Between the Lines By David Lias The recent death of Dr. Christian Bernard serves as a rather stark reminder of just how far medical science has progressed over the years.
It was nearly 35 years ago that Bernard performed the world's first heart transplant in Cape Town, South Africa.
Following that breakthrough, news of organ transplants were few and far between. Why? Well, they simply didn't work.
The body has this rather stubborn trait of recognizing when something foreign is introduced to it � even if that something is designed to save its life. It attacks it and rejects it.
The modern era of organ transplantation essentially began when the anti-rejection drug cyclosporin was introduced in 1981. In 2000, 22,827 organs were transplanted in the United States. Since 1990, a total of 185,347 organs have been transplanted into patients in the U.S.
And all of us, if we really sit down and think about it, can think of at least one person we know whose life is or was extended because of an organ transplant.
One of my best friends in high school is alive and kicking thanks to multiple kidney transplants over the years.
A South Dakota newspaper publisher nearly died a few years ago after his heart failed. Today, he enjoys a normal life, thanks to a new heart.
That's the good news.
The bad news is that, according to the nonprofit United Network for Organ Sharing (UNOS), there were 75,863 men, women and children on the national organ transplantation waiting list last year. That's up from 20,481 a decade ago. Cadaveric donors � that is brain-dead donors � increased from 4,011 in 1989 to 5,984 in 2000, according to the U.S. Department of Health and Human Services.
An average of 3.6 organs for transplant were taken from cadaveric donors. Meanwhile living donors surged from 1,918 in 1989 to 5,532 in 2000.
Despite these increases, an average of 15 people still die every day while waiting for an organ that could have saved their lives.
The governor's office in Pierre recognizes the significance of this problem. In a recent mailing, it noted that 80 percent of the public say they want to be organ donors, yet surprisingly, only 39 percent of South Dakotans indicate their wishes on their driver licenses.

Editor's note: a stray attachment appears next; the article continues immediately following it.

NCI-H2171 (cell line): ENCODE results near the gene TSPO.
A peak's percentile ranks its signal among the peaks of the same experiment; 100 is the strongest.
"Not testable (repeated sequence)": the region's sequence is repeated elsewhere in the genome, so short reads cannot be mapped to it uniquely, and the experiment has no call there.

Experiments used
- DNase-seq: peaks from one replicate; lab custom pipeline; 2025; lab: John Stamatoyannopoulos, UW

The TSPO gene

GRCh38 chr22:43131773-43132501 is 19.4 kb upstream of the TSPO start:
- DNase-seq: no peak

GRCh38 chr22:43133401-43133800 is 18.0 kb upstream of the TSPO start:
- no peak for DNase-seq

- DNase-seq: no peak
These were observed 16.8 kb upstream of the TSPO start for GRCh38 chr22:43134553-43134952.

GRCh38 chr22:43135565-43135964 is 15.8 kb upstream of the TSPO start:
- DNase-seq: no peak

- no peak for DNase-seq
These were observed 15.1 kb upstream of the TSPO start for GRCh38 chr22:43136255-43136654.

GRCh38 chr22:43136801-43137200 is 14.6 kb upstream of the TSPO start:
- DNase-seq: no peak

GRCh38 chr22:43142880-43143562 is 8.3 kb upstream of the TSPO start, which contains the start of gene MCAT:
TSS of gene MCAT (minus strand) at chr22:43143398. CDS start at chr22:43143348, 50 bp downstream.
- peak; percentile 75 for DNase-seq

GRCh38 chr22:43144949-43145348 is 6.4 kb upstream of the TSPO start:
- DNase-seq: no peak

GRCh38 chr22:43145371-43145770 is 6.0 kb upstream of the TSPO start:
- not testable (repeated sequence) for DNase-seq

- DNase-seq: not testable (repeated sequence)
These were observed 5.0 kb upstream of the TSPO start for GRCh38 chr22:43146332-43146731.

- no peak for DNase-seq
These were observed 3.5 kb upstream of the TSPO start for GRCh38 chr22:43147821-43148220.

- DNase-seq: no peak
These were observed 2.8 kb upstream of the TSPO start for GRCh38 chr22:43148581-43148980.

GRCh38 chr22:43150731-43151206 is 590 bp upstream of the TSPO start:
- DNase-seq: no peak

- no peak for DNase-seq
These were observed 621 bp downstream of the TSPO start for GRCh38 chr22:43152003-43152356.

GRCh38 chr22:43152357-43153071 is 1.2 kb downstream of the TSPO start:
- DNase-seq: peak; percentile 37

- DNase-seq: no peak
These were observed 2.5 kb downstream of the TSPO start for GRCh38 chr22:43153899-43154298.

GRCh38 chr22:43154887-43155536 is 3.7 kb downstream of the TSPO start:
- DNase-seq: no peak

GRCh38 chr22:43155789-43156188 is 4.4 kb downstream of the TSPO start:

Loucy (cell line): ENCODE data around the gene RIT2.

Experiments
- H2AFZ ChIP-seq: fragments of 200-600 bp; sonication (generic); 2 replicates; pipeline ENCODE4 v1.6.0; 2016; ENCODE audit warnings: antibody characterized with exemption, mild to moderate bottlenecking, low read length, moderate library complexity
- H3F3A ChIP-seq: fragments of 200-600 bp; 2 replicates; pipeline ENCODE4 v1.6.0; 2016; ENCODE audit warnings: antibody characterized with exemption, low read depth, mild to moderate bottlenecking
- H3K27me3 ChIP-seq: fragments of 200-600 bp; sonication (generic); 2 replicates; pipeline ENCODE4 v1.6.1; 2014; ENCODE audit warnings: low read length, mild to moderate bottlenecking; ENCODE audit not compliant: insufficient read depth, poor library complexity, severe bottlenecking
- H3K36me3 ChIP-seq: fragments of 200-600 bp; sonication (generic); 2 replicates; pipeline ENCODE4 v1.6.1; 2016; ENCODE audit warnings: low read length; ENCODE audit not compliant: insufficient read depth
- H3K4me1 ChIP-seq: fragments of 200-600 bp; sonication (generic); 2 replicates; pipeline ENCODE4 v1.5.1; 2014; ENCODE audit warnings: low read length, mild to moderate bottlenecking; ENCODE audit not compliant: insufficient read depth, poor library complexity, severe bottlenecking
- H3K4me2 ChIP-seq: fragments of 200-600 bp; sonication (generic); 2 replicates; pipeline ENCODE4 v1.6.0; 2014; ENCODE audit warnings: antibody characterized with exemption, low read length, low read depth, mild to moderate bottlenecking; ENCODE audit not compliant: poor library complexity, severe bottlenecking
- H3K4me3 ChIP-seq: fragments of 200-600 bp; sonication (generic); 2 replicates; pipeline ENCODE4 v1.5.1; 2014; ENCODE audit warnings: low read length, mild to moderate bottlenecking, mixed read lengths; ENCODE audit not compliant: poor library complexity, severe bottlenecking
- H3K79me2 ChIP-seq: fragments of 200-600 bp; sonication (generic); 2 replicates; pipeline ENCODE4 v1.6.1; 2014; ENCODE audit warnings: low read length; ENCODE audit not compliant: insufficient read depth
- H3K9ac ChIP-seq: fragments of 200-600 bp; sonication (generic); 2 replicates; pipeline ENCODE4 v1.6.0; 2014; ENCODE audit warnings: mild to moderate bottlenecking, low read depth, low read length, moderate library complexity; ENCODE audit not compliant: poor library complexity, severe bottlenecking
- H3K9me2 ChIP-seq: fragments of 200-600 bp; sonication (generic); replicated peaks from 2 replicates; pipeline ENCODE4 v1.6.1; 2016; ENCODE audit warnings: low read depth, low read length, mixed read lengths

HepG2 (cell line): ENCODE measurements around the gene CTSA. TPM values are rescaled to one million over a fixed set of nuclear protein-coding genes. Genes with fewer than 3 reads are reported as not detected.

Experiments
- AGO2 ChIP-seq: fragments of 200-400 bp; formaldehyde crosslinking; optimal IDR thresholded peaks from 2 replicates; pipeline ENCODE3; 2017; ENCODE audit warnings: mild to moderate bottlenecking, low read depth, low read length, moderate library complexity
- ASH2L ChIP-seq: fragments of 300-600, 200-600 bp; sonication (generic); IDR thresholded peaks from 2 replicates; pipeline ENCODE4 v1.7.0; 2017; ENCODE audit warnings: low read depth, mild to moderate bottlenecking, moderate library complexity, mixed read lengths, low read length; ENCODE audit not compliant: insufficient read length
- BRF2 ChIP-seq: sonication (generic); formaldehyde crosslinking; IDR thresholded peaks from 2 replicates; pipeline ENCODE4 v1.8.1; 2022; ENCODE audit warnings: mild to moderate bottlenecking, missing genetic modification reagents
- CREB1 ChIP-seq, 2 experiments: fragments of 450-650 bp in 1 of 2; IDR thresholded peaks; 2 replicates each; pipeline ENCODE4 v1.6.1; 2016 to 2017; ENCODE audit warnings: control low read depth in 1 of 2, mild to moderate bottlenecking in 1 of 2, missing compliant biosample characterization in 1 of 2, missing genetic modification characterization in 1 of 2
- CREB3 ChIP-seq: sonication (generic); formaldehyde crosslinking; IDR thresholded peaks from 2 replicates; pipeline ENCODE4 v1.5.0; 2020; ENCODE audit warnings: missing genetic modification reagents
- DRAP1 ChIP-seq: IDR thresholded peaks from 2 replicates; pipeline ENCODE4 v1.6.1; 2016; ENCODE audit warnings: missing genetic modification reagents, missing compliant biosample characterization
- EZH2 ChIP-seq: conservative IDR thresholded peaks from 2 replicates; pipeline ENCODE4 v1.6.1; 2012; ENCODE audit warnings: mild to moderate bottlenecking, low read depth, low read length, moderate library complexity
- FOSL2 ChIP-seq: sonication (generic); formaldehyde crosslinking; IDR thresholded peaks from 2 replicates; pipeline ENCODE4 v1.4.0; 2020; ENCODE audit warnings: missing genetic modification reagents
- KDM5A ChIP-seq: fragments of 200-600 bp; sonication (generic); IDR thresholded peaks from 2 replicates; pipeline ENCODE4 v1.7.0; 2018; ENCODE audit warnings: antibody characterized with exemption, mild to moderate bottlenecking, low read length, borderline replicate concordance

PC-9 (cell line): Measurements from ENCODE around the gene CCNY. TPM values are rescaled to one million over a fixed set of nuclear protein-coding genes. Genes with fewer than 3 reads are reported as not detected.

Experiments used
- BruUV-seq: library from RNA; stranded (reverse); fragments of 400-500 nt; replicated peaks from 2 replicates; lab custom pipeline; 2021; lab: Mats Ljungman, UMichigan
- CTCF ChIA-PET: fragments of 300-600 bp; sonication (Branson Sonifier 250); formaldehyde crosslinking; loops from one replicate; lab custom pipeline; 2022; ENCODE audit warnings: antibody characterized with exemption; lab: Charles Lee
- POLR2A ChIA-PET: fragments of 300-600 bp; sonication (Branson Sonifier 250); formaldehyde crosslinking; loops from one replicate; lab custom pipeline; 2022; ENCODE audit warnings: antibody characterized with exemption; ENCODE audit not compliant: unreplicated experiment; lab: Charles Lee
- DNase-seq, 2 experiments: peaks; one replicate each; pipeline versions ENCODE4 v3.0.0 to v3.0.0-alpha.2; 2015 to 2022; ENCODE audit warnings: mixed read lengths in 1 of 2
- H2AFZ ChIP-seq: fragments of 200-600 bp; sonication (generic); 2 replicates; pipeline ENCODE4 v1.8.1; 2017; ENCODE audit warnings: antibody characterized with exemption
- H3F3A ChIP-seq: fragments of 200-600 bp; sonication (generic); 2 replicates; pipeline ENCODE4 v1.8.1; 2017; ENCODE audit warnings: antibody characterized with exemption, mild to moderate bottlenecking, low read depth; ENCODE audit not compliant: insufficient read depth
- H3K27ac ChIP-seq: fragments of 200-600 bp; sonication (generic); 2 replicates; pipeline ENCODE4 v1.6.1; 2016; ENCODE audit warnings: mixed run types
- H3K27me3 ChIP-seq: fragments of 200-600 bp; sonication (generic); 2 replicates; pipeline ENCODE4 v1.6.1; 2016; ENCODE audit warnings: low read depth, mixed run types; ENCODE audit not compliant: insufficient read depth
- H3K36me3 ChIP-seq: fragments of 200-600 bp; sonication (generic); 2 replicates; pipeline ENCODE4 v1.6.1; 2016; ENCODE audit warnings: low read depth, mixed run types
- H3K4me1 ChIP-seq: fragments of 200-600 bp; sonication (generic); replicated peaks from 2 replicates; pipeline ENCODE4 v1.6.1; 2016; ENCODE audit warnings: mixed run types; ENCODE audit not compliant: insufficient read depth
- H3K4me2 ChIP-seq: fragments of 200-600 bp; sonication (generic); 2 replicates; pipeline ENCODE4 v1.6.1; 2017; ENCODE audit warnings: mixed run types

That, naturally, poses a problem. At the time the decision to donate needs to be made, families are often so overwhelmed with grief they find it difficult to honor their loved one's request.
This isn't a problem with no ready solution, however. In fact, a simple act by all of us can, eventually, result in a significant boost in the organs and tissues available for transplant.
Through the South Dakota Driver Licensing Program, we all can become donors by designating our wishes on our driver licenses or personal identification cards at the time we renew our licenses.
If you didn't designate a desire to be an organ donor at the time you renewed your license, you don't have to wait.
One can complete the necessary form at a local driver license exam station or on the Web site http://www.state.sd.us/dcr/dll/organ.htm.
Once you complete this form, an organ donor sticker will be provided to you to place on your driver license or personal identification card.
An organ transplant is, literally, a much-needed gift of life. We have mastered the science of taking a healthy organ from one body and transplanting into another whose organ has failed. We have developed drugs to insure those transplants will be successful.
Yet the number of people needing transplants still far exceeds the number of organs available for transplant.
Nearly 2,200 individuals waiting for an organ transplant are from our federally designated region, which consists of South Dakota, North Dakota, Minnesota and portions of Wisconsin.
By becoming an organ donor, you can save up to eight lives. By becoming a tissue donor, you can improve the lives of up to 40 people.
In this season of giving, what could be a better gesture of goodwill to your fellow woman, man or child?